Serverless Cloud Computing is a great example of both the dynamism of Cloud services and also how this infrastructure evolution is changing the very nature of software engineering itself.
Serverless computing is a cloud computing execution model in which the cloud provider dynamically manages the allocation of machine resources. Pricing is based on the actual amount of resources consumed by an application, rather than on pre-purchased units of capacity. It is a form of utility computing.
For example AWS offers this beginners guide for setting up your first serverless application.
It is an ideal technology and service model for startups: Literally, pay only when your service is active, billed only for what you use. Not only that but a development paradigm that emphasizes rapid delivery of new, modular digital services.
Skyscanner is one key poster child for the Scottish tech sector, marking the first ‘unicorn’ through becoming the nation’s first billion dollar startup, harnessing the power of the Cloud to do so. Listen to CEO / Co-founder of Skyscanner Gareth Williams explain how
fundamentally they are a software company living in the age of continuous deployment.
As they describe in their tech blog they’ve sought to emulate the global digital pioneers of these trends notably Netflix, synonomous in the tech sector with cutting edge ‘Cloud Native’ approaches that best exploit the power of massive providers like Amazon, referring to a software architecture that utilizes ‘microservices’, breaking large unwieldy single ‘monoliths’ of code into small, interlinked modules.
As Phil Dalbeck Principal Engineer for Skyscanner describes in this Slideshare presentation they too have leveraged AWS to make this dramatic growth possible and scalable, also implementing best practices to ensure their information security. Also highlighting another key trend, ‘multi-cloud’, making use of multiple Cloud providers to fulfil all your business needs, they’ve also adopted Salesforce.com for their sales team to use.
The industry has since made another evolutionary leap forward, one that further lowers the barrier for new digital entrepreneurs, what is called ‘Serverless’ computing, implemented through services including AWS Lamda.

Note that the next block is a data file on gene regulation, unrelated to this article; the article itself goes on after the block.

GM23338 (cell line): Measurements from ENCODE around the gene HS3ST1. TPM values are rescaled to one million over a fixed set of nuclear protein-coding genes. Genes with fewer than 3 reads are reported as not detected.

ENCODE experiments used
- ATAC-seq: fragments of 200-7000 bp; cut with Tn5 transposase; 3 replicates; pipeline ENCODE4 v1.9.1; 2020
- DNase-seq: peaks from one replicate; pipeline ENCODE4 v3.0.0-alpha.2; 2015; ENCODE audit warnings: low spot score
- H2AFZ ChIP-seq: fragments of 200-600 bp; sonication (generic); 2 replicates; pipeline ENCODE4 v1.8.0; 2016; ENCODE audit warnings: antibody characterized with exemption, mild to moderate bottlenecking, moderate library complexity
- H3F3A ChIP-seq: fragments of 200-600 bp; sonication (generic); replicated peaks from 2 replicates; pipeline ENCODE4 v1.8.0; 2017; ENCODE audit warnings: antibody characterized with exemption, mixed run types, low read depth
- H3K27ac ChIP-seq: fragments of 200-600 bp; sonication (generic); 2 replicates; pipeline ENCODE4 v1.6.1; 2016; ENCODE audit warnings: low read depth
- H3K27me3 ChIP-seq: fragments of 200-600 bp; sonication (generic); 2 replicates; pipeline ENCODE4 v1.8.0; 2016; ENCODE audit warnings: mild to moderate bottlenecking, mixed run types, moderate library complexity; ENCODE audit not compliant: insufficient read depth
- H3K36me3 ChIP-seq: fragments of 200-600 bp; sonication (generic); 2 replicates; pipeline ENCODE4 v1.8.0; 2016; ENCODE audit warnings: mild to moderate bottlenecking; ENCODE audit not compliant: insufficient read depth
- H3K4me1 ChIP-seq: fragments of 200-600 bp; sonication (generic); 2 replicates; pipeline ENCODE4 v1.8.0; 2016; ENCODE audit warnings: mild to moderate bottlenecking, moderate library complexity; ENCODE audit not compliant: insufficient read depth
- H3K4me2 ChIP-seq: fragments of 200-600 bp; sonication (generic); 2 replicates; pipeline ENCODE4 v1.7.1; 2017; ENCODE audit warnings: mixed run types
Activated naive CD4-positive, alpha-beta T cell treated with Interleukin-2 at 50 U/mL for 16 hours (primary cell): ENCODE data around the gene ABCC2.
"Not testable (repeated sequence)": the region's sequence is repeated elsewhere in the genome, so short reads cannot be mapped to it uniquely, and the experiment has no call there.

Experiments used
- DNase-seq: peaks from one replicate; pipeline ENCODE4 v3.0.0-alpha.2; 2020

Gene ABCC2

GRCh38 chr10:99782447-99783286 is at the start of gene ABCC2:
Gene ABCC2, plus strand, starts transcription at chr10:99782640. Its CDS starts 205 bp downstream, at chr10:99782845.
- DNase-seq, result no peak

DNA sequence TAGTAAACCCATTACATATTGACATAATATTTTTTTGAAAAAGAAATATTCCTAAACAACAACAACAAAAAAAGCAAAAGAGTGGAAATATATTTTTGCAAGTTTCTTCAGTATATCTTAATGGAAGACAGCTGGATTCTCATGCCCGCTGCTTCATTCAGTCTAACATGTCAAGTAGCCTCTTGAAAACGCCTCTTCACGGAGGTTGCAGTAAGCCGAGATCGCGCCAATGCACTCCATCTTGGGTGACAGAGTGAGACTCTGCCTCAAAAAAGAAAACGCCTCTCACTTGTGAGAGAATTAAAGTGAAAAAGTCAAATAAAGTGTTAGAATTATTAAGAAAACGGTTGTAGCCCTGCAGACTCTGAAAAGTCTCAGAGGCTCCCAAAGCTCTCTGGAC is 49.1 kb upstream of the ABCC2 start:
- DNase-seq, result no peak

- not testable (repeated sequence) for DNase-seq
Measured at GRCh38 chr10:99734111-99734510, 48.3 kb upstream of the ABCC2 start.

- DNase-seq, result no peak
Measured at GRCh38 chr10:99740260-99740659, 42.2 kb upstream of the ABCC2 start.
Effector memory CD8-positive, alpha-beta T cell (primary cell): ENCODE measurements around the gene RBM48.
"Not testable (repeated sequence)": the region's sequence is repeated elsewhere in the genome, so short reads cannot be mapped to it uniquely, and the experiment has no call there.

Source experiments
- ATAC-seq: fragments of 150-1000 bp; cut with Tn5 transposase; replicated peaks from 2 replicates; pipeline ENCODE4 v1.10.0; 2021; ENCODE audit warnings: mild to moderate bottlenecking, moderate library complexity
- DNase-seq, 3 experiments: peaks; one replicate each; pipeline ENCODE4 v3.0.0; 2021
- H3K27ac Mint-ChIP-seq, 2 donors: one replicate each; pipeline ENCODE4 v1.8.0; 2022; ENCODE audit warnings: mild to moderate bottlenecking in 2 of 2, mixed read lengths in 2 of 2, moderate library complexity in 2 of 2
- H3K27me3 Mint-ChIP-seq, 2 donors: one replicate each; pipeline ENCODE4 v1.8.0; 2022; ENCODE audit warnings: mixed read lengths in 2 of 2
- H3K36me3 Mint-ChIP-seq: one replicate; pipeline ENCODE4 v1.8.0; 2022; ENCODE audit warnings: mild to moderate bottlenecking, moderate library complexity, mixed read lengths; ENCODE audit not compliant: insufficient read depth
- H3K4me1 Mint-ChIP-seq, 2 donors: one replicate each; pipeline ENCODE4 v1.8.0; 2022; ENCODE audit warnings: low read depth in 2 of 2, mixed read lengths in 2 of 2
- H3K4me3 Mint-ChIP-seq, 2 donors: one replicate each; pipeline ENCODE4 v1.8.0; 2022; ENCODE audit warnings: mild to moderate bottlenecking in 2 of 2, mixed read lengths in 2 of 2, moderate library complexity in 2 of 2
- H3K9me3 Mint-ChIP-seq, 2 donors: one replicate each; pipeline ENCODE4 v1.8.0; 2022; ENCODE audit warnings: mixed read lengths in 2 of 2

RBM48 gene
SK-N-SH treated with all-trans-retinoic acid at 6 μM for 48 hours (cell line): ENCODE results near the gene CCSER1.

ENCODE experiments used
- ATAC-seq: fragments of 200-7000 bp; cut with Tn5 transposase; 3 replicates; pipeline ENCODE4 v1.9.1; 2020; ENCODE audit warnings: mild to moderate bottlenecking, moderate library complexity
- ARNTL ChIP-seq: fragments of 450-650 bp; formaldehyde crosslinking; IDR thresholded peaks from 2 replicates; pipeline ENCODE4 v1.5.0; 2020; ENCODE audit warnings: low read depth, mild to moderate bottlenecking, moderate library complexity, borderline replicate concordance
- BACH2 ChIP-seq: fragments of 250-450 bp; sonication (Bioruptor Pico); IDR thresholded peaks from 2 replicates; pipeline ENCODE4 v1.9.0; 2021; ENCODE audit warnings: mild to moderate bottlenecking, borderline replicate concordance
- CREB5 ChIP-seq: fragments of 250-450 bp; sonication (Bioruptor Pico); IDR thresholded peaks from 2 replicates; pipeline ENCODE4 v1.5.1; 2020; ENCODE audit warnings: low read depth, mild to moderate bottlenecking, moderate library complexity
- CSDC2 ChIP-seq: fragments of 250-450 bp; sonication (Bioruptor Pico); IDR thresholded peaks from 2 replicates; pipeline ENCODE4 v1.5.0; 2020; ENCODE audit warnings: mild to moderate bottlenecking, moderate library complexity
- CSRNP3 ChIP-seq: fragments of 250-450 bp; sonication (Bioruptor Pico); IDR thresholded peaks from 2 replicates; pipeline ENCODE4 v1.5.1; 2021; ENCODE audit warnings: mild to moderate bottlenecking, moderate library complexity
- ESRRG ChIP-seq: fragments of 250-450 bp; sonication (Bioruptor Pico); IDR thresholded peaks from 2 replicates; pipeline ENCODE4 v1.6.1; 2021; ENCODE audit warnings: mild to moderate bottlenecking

As the name suggests, and as Professor Bill Buchanan of Napier University describes in his Linkedin blog, this represents the ultimate pinnacle of the Cloud computing trend, a complete abstraction away from the underlying mechanics of IT, freeing developers to focus entirely on the value add software they’re creating. They never have to meddle with any aspects of the servers or other infrastructure components, the parts that don’t add new value.
Critically for entrepreneurs is the point that it’s implemented entirely On Demand. Other AWS services offer a utility pricing model yes, linking pricing to usage but it’s not entirely fluid, requiring reservation of resources for example. In contrast Lamda is entirely ‘event-driven’, it activates and operates only for the time the software is called and executed, and customers are billed only for that exact usage.
This Silicon Angle article captures the essence of the opportunity – Entrepreneur Ryan Kroonenburg has built the world’s first ‘Serverless Startup’, a business model based entirely on leveraging this capability.
On Demand is the ideal model for startups, you incur costs only at the time you generate the associated sale, every transaction is profitable, but to date it’s been a utopian ideal not a realistic possibility. Serverless now brings that utopia to the real world, and for Scottish startups who don’t have access to the same investment capital as their USA counterparts but compensate for this through a wealth of ingenuity and creativity, it offers a hyper-accelerating rocket fuel for our innovation economy.